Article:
Even better, if USO falls by a dollar, you still make a profit with the options positions.  If you owned the ETF instead, you would lose money, of course.

Owning an extra uncovered long Jan-16 19 call gives you upside protection in case USO moves dramatically higher.  It also leaves room to sell another short-term call if USO drifts lower instead of remaining flat or moving higher. Such a sale would serve to reduce or eliminate a loss if the ETF moves lower.

When the March calls expire, you would buy them back if they are in the money (i.e., the ETF is above $19.50) and you would sell Apr-15 calls at a strike slightly above the current ETF price.  You should be able to collect a time premium of about $100 for each call you sell.

There will be 10 opportunities to sell one-month-out calls for $100 before the Jan-16 calls expire. It is conceivable that you could collect $300 every month and get all your mney back in 3 months, and further  sales would be clear profit.  As long as the Jan-16 calls are in the money when they are about to expire, you would collect additional money from those sales as well.

This strategy involves making trades around the third Friday of each month when the short-term short options are about to expire.  That could be a pain in the neck, but to my way of thinking, it is a small price to pay for the possibility of doubling my money over the course of a year.  There is a variety of other option strategies you might employ, but this one makes good sense to me.

 

How to Play Oil Prices With Options

Sunday, February 8th, 2015

If you are anything like me, I have enjoyed filling up my car lately.  It almost seems too good to be true. How long do you think gas prices will stay this low?    I figure that the price is more likely to move higher from here than it is to move lower, but I could be wrong.  It seems like a prudent bet would be that it won’t move much lower from here, and that the price of oil is more likely to stay the same or move higher over the next year.  If either scenario (flat or up) is true, you can easily double your money using options.  Today I will show you one way that might be accomplished.

Terry

How to Play Oil Prices With Options

If you want to bet on higher oil prices, you might consider buying the ETF (Exchange Traded Fund) OIL.  This is simply a measure of the price of crude oil.  I don’t like to trade OIL, however, because the price is too low (under $12) to have meaningful option prices (and the options market is not very efficient which means it is hard to get decent prices because bid-ask ranges are too high).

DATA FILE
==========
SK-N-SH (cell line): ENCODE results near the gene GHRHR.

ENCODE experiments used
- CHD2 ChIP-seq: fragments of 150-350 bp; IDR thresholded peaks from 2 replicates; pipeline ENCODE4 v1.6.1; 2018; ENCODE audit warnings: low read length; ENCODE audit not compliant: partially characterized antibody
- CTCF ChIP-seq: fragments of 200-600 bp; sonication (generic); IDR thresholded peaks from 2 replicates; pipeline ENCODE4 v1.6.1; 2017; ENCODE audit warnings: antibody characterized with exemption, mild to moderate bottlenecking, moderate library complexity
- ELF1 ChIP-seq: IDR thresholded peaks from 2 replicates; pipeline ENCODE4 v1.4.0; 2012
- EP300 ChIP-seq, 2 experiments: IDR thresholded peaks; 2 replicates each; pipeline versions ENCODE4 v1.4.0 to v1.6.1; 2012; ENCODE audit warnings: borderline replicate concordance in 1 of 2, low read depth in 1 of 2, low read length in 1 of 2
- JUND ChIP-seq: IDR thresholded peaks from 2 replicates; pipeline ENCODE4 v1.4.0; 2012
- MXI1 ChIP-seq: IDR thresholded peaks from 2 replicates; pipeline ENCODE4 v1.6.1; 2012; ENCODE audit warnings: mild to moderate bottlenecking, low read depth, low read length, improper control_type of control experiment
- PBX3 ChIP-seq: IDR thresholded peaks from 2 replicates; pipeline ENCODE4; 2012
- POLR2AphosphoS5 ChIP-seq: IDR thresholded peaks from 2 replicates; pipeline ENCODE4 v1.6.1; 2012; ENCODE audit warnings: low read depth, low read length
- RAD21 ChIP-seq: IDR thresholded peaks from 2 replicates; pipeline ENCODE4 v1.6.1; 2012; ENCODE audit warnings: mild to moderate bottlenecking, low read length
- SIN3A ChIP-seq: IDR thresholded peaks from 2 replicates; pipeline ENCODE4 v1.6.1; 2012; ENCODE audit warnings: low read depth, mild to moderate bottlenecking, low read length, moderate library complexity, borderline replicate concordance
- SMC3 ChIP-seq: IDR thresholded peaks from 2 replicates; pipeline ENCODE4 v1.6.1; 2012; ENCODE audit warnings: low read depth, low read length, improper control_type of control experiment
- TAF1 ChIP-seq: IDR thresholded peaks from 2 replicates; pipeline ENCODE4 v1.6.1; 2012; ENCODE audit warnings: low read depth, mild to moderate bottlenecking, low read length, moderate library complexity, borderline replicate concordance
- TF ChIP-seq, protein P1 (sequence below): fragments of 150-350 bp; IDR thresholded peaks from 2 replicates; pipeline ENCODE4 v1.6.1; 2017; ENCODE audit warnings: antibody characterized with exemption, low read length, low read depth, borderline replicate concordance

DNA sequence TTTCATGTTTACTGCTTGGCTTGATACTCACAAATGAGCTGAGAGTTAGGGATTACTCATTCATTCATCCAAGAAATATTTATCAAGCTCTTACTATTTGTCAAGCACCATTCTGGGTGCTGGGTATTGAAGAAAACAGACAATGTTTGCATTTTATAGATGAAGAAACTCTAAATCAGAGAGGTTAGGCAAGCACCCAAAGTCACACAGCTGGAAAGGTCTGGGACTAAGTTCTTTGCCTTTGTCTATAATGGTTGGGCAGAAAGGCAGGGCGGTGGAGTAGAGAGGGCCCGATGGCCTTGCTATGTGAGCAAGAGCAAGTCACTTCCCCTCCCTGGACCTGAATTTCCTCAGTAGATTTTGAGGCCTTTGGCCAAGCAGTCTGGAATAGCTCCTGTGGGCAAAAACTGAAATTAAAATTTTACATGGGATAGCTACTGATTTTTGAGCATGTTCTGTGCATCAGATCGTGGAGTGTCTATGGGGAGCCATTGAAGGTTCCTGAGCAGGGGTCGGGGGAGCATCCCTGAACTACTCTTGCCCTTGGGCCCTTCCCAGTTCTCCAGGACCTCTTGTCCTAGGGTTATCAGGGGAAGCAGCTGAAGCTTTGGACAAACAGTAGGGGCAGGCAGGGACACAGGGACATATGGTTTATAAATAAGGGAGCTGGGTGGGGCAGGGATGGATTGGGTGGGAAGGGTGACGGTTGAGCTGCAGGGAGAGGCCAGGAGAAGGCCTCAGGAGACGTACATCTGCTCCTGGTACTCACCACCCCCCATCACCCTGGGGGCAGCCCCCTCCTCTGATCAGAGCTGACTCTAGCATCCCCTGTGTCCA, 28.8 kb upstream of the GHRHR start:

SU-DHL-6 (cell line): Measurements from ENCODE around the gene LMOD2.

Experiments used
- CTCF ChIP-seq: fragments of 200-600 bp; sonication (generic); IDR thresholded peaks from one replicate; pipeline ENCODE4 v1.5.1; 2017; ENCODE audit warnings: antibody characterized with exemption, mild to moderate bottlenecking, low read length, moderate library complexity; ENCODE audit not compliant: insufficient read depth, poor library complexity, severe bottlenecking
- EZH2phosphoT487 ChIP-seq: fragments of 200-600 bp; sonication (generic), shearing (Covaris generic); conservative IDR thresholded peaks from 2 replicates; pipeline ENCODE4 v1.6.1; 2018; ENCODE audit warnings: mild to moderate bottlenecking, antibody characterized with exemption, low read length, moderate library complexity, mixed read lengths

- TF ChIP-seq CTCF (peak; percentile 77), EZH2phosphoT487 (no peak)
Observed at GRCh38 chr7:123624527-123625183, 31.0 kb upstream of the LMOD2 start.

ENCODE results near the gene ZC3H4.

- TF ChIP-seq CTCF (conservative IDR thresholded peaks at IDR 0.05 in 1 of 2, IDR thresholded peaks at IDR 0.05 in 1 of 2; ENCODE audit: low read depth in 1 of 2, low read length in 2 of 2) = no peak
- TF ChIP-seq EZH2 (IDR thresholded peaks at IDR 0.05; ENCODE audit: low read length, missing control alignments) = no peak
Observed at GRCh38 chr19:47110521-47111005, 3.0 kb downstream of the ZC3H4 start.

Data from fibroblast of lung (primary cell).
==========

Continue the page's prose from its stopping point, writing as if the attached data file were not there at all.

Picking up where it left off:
An alternative ETF is OIH.  This covers the oil service companies, like drillers and transporters.  There is an extremely high correlation between the prices of OIL and OIH, and OIH has the advantage of having a higher absolute price ($35.50 at Friday’s close) and a more efficient options market (including weekly options and LEAPS).

Check out the chart for OIH for the last year:

OIH Historical Chart Feb 2015

OIH Historical Chart Feb 2015

If you had been smart (or lucky) enough to buy OIH when it rose above its 30-day moving average a year ago, you might have owned it while it rose from about $46 to about $55 when it fell below its 30-day moving average and then if you sold it short, you might make gains all the way down to $36 (you would have had to resist buying it back when it briefly moved above the moving average a few months ago).

Now OIH is well above this moving average and this might be a good time to make a bet that it will move higher going forward.  If you wanted to bet that the price of oil (and OIH) will remain flat or move higher, you might consider these trades (with OIH trading at $35.50):

Buy 3 OIH Jan-16 35 calls (OIH160115C35)
Sell 3 OIH Mar-15 36 calls (OIH150320C36) for $3.05 (buying a diagonal)

Buy 1 OIH Jan-16 35 call (OIH160115C35) for $4.45

These prices are at $.05 more than the mid-point between the bid and ask prices for the option or the spread.  You should be able to get those prices – be sure to enter it as a limit order because bid-ask ranges are a little high (although narrower than they are for OIL).

If you got those prices, your total investment would be $915 plus $445 plus $5 commission (Terry’s Tips commission rate at thinkorswim) for a total of $1365.

This is the risk profile graph for these positions when the March calls expire on March 20:

OIH Risk Profile Graph 2015

OIH Risk Profile Graph 2015

The graph shows that if the price of OIH ends up in a range of being flat or moving higher by $3, the portfolio should gain about $300, or about 20% for the six weeks of waiting.  The nice thing about owning options is that you can make this 20% even if the ETF doesn’t go up by a penny.  If you just bought OIH instead of using options, you wouldn’t make anything if the ETF didn’t move higher.

Even better, if OIH falls by a dollar, you still make a profit with the options positions.  If you owned the ETF instead, you would lose money, of course.

Owning an extra uncovered long Jan-16 35 call gives you upside protection in case OIH moves dramatically higher.  It also leaves room to sell another short-term call if OIH drifts lower instead of remaining flat or moving higher. Such a sale would serve to reduce or eliminate a loss if the ETF moves lower.

When the March calls expire, you would buy them back if they are in the money (i.e., the ETF is above $37) and you would sell Apr-15 calls at a strike slightly above the current ETF price.  You should be able to collect a time premium of about $100 for each call you sell.